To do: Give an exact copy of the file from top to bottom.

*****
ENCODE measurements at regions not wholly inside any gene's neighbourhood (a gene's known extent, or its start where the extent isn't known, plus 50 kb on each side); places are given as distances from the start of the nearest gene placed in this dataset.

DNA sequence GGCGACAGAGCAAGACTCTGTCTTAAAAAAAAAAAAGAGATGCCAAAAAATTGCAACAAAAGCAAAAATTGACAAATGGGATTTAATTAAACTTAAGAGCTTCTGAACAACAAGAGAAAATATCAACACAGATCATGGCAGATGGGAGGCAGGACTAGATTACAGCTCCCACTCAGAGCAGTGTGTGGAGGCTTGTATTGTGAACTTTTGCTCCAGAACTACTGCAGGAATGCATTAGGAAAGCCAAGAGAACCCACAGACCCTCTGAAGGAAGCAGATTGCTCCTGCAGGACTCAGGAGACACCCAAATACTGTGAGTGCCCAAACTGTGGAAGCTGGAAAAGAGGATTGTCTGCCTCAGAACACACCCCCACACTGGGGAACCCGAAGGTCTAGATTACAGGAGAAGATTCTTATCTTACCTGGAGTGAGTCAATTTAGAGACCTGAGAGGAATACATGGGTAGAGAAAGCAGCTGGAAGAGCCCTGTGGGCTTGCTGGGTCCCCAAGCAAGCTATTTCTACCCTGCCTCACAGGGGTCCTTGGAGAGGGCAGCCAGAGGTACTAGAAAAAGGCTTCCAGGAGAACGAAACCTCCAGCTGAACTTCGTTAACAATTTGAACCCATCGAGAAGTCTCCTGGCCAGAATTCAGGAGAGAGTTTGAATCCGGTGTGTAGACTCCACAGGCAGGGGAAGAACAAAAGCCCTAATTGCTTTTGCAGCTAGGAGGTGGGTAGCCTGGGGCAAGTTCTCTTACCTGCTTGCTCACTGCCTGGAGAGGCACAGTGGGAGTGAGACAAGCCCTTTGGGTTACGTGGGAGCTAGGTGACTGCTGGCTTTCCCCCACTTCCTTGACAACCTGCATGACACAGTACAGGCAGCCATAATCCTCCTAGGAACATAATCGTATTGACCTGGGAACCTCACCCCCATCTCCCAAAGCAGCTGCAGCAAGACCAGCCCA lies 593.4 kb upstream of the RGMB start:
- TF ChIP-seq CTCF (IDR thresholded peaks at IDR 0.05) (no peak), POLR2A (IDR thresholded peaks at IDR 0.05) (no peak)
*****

ENCODE measurements at regions not wholly inside any gene's neighbourhood (a gene's known extent, or its start where the extent isn't known, plus 50 kb on each side); places are given as distances from the start of the nearest gene placed in this dataset.

DNA sequence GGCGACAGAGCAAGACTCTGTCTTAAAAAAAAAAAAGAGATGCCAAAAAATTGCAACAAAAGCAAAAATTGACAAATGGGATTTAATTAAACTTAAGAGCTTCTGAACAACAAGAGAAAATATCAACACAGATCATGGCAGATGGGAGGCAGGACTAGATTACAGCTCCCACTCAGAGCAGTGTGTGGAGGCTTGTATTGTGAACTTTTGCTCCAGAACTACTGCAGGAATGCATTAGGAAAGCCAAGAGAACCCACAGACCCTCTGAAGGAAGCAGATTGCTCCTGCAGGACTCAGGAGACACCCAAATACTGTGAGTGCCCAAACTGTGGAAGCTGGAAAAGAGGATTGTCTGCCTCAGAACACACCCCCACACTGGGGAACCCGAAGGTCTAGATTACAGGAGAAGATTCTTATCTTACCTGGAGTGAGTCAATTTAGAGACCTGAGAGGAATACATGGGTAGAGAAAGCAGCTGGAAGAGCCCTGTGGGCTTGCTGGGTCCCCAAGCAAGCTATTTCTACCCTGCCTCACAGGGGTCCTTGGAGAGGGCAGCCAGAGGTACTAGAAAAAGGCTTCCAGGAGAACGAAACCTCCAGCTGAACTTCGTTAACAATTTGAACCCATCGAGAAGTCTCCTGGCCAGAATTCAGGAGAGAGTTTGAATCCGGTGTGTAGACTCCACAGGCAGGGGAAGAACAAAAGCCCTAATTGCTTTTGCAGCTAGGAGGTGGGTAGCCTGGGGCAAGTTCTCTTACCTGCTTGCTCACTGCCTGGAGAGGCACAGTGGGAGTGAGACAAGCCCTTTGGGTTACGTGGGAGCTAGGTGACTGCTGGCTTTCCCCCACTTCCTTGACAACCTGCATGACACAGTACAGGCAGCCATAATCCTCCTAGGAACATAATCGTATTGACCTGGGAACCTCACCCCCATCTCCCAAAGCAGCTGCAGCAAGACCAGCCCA lies 593.4 kb upstream of the RGMB start:
- TF ChIP-seq CTCF (IDR thresholded peaks at IDR 0.05) (no peak), POLR2A (IDR thresholded peaks at IDR 0.05) (no peak)